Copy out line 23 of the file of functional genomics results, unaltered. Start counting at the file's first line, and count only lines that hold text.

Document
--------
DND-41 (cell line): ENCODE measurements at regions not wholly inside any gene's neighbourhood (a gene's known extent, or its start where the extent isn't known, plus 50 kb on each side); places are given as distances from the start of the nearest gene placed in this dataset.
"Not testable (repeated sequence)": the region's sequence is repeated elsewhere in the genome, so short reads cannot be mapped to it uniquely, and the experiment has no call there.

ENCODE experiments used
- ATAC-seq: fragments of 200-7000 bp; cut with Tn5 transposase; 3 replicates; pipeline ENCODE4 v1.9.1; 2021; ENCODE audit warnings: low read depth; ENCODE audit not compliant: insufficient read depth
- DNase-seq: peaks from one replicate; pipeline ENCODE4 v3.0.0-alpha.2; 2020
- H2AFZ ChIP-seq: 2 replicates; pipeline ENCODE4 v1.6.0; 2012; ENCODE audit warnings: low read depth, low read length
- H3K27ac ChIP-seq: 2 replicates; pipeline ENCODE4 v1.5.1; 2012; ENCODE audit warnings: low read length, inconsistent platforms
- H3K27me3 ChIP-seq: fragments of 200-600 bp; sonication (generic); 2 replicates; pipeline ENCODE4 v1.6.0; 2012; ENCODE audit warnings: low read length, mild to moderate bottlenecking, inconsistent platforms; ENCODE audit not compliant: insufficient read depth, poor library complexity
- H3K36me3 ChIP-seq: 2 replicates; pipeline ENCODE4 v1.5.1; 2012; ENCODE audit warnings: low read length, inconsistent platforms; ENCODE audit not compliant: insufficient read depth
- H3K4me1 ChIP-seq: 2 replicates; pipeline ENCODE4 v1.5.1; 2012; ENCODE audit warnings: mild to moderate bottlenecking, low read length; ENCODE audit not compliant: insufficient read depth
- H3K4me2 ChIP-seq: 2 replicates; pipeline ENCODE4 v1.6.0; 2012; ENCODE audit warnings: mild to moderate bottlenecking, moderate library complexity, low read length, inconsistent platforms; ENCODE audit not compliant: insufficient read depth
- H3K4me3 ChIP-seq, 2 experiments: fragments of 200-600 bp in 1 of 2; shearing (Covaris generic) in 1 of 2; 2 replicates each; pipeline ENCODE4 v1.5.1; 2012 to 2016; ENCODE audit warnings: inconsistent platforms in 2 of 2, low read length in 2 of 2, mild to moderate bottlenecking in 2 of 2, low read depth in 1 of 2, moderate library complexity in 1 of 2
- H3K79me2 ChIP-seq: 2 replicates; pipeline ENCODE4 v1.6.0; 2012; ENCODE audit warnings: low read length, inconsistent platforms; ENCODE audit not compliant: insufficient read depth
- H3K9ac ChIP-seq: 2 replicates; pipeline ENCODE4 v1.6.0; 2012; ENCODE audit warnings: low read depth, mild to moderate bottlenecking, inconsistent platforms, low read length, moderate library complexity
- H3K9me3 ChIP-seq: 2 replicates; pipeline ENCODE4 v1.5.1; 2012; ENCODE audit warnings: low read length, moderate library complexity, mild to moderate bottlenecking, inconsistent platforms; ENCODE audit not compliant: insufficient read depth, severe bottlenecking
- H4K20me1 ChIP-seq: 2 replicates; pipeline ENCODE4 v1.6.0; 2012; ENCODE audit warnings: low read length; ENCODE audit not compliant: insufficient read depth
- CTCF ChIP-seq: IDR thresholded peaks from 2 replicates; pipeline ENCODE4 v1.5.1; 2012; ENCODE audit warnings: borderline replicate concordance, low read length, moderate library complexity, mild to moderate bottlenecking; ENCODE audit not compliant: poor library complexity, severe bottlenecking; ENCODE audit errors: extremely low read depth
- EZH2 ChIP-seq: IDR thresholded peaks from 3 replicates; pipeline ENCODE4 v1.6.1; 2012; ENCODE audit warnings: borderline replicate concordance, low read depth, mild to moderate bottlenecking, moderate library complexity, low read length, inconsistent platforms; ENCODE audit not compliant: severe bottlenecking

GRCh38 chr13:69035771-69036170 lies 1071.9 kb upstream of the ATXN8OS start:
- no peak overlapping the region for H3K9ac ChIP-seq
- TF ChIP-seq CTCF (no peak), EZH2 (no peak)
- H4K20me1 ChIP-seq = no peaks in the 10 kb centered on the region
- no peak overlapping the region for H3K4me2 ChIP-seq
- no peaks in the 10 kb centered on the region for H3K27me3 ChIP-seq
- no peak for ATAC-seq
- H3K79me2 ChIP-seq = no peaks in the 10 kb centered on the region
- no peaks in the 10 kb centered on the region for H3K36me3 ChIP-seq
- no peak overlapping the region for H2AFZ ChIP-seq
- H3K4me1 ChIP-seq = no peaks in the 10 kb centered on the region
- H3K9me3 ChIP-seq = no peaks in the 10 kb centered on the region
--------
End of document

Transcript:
- no peak overlapping the region for H3K4me2 ChIP-seq